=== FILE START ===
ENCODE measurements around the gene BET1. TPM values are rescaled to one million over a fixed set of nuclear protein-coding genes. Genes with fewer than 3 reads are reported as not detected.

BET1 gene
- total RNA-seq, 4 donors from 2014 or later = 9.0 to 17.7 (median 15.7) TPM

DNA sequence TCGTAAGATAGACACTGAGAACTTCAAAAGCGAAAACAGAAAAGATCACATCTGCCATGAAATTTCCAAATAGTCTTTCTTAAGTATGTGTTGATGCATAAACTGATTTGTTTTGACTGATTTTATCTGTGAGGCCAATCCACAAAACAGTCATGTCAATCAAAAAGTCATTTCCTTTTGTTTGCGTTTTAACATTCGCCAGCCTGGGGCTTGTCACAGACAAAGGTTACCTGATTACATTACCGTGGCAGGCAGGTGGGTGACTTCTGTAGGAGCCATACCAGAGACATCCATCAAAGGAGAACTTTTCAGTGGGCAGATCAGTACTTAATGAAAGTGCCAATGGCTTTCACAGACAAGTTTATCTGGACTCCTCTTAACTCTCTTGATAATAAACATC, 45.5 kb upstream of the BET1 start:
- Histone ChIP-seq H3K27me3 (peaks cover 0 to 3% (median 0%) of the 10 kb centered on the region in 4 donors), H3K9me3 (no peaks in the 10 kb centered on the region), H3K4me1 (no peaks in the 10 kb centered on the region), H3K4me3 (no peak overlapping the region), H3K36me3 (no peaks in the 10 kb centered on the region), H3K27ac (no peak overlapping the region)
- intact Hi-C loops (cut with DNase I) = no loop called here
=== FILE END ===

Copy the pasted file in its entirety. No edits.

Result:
ENCODE measurements around the gene BET1. TPM values are rescaled to one million over a fixed set of nuclear protein-coding genes. Genes with fewer than 3 reads are reported as not detected.

BET1 gene
- total RNA-seq, 4 donors from 2014 or later = 9.0 to 17.7 (median 15.7) TPM

DNA sequence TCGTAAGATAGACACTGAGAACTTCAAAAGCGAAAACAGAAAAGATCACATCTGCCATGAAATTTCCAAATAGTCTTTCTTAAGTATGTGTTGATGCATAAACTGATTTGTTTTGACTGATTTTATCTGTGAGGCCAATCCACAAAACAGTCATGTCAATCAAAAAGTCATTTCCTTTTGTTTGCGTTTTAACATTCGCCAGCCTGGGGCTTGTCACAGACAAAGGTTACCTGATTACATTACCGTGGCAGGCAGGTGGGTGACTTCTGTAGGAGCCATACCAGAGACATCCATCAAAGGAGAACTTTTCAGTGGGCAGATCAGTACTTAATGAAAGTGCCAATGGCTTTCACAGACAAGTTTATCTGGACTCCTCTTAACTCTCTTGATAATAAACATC, 45.5 kb upstream of the BET1 start:
- Histone ChIP-seq H3K27me3 (peaks cover 0 to 3% (median 0%) of the 10 kb centered on the region in 4 donors), H3K9me3 (no peaks in the 10 kb centered on the region), H3K4me1 (no peaks in the 10 kb centered on the region), H3K4me3 (no peak overlapping the region), H3K36me3 (no peaks in the 10 kb centered on the region), H3K27ac (no peak overlapping the region)
- intact Hi-C loops (cut with DNase I) = no loop called here